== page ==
A gypsy rides through the crowd while standing upon two horses. Behind him follow more members of his troupe, who do back flips off their steeds and then regale spectators with fire breathing and juggling. Performed by the seventh-generation acrobats of Cavallo Equestrian Arts, this spectacle—called Ma'Ceo—often draws standing-room-only crowds every day during the Washington Midsummer Renaissance Faire. It's these kinds of glimpses into the Elizabethan era that fulfill the mission of bringing renaissance Europe to life. Turning the Kelley Farm into the Village of Merriwick, entertainers of all types, from courtiers to peasants, engage fairgoers with a range of acts. Flanked by her entourage, Queen Elizabeth travels through the streets, perhaps on her way to watch the jousters compete for her phone number, or perhaps to watch sprightly performers such as the Celtic fiddlers or the commedia troupe. Merchants peddle wares to passersby, talking up goods such as hand-forged weapons and armor, hand-tooled leather goods, and roasted turkey legs. Camel rides and bubble-filled buckets cater to kids, and adults can duck into two alehouses where quick-witted wenches pour draft microbrews and ciders. For guests who want to spend the whole weekend immersed in the renaissance festivities, organizers reserve a section of the grounds for tent and RV camping.
Building mind-bending music on a foundation of ancient Japanese taiko drums, Ōn Ensemble merges a deep, hypnotic form of percussion with everything from turntable-ism to electronica to Tuvan throat singing—creating the unique world-fusion sound that has kept fans on their toes, when they're not levitating just off them. Wired magazine's Underwire blog said that Ōn's 2009 effort, Ume in the Middle, "should appeal equally to fusion aficionados and left-fielders in search of something stranger." Despite their dauntless exploration in the realms of the avant-garde, the Ōn Ensemble has gained the ultimate stamp of approval in classical Japanese culture—an endorsement from Miyamoto Unosuke Shoten, instrument maker to the emperor of Japan—ensuring that Ōn doesn't fall victim to the public shaming that has torn apart so many promising avant-garde Japanese percussionists.
Home of PGA golfer Ryan Moore, Classic Golf Club challenges club wielders of all ages and skill levels with a 6,902-yard championship golf course that features bent-grass fairways, ball-gobbling water hazards, and well-raked sandcastle traps. Round up a foursome of real-life Caddyshack characters and tee off amid the natural serenity of the first hole or consult the scorecard to find the quickest route to Augusta before the Masters Tournament starts. After finishing a match, players can stop into Classic Golf Club's clubhouse to get information on upcoming tournaments or inquire about lessons for defeated friends. Though not included in this Groupon, golfers can opt to rent the services of a coal-powered golf cart ($14/person).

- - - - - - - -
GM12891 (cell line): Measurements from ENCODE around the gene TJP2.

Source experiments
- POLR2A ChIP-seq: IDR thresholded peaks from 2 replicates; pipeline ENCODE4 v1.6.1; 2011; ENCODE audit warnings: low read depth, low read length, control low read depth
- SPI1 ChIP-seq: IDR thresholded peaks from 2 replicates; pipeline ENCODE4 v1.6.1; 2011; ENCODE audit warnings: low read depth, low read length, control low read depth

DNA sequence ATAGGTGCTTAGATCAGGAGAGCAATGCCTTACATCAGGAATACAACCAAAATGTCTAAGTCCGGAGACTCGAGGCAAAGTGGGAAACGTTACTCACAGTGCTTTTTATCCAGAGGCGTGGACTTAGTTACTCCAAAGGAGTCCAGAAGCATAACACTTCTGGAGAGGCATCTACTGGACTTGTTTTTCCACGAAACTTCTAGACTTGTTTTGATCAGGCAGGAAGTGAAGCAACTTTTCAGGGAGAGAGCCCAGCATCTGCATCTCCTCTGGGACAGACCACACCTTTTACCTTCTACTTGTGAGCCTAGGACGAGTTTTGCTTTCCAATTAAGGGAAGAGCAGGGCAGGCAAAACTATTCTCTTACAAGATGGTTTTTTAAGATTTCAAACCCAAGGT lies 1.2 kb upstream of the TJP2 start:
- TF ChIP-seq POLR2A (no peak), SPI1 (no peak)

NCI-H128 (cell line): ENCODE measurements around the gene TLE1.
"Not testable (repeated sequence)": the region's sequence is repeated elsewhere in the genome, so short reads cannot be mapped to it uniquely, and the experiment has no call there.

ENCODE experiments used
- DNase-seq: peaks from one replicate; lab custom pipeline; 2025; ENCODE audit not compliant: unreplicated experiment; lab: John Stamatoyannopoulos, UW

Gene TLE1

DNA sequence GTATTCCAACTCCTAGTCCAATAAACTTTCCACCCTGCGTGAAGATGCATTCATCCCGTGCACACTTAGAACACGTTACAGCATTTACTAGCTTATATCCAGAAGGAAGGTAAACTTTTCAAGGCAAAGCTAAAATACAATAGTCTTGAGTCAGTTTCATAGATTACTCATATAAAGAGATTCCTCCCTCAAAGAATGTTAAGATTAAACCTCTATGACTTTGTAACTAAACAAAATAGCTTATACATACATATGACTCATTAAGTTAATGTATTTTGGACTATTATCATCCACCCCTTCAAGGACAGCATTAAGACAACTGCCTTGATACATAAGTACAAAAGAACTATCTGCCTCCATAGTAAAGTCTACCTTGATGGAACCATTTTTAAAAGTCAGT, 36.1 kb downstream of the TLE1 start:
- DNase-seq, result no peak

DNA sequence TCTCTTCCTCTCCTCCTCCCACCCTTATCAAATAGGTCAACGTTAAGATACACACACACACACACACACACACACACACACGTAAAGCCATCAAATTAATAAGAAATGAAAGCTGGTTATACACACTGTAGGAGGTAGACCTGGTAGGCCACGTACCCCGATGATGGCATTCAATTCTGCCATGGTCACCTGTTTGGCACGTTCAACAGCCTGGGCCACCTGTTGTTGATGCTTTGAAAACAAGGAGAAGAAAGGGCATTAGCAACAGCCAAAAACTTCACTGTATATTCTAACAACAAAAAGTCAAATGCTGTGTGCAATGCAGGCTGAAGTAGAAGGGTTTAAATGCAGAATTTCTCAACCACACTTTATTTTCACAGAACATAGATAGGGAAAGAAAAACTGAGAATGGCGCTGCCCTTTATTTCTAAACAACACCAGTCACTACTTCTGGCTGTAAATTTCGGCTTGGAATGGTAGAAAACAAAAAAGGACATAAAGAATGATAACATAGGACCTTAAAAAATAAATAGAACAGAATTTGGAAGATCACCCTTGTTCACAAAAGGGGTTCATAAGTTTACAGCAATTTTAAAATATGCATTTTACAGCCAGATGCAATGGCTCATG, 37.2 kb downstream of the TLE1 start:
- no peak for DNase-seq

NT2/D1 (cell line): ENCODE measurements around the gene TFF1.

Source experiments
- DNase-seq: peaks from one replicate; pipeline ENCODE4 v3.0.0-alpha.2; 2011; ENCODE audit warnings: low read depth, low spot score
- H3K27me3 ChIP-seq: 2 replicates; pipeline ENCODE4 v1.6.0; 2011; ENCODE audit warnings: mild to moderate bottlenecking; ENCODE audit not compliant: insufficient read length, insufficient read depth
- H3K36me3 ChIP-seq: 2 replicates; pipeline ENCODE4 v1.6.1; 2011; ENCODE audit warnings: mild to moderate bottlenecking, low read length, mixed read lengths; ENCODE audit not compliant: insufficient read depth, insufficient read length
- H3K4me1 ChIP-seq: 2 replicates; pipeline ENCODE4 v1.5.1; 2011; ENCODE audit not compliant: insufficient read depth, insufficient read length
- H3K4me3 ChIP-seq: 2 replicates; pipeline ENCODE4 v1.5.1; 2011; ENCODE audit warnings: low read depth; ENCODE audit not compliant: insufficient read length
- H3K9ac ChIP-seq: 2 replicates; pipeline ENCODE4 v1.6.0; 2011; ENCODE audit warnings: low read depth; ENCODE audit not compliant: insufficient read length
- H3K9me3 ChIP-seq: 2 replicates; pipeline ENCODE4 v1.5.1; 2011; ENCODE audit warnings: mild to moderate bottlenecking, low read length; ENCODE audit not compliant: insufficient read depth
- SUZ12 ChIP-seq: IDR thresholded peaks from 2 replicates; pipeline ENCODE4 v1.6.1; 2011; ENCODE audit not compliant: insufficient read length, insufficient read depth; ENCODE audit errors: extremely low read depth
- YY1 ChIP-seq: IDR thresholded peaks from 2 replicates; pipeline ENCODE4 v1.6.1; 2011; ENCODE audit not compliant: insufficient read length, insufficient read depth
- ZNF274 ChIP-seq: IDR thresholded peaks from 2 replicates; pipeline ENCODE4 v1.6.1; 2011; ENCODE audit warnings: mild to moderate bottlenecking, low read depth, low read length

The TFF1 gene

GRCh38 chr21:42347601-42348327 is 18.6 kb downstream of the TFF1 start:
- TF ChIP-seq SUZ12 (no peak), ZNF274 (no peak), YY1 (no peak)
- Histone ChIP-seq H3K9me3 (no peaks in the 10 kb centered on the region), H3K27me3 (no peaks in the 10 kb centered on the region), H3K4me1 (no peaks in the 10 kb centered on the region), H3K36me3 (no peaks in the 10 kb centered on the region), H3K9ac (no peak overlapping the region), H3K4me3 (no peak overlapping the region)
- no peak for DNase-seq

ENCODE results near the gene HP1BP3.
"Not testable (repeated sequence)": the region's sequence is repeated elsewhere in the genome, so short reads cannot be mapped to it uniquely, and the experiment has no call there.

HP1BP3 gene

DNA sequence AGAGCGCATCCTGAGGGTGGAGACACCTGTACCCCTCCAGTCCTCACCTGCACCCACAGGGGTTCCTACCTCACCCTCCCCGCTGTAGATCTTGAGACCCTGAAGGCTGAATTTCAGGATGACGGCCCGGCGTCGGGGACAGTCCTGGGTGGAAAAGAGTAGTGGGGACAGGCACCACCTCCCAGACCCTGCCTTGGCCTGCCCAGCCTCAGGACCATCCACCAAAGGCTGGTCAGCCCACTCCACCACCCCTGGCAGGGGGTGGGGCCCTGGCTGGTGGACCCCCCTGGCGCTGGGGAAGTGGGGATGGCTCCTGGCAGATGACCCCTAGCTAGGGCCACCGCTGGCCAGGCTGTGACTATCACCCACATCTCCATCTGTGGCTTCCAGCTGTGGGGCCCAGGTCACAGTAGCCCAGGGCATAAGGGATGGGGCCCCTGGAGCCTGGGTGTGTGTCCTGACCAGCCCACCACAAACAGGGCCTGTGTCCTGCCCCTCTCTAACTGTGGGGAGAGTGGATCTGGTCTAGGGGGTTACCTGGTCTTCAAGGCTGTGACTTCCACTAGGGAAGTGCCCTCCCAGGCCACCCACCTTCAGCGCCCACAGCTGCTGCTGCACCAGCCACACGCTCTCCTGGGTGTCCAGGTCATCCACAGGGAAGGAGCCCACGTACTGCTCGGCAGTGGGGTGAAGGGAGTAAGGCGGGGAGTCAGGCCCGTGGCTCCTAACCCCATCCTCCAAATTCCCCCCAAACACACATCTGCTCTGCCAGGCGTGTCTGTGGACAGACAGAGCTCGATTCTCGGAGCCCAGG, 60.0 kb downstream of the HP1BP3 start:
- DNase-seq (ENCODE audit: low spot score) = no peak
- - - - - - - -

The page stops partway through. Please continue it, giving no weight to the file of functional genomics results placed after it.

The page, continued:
You and your golf pal will receive a wealth of feedback from Tacoma Firs' PGA- and LPGA-certified instructors over the course of each of your hour-long lessons. They tailor instruction to individual needs, so novices can learn the fundamentals of the game, and expert ball-swatters will season their swing, perfect golf posture, and hone alignment. The staff's careful instruction, observation, and friendly demeanor make it easy to make balls to soar more gracefully than an ultralight made of dreams.
At Grand Prix Raceway, Italian racing karts equipped with 200cc Robin/Subaru engines scream around a quarter-mile racetrack at up to 35 miles per hour. Drivers receive basic vehicle instruction, a kart and helmet, and a head sock before slipping into the seat of their little buggy. Computerized timing and scoring eliminates fights over who finished first, and a monitor blares notifications of when a driver obliterates a racetrack record. Fans can roar and cheer from a climate-controlled viewing room, and a barrier system and referee keep races safe and assuage worried sedans wringing their tires in the parking lot.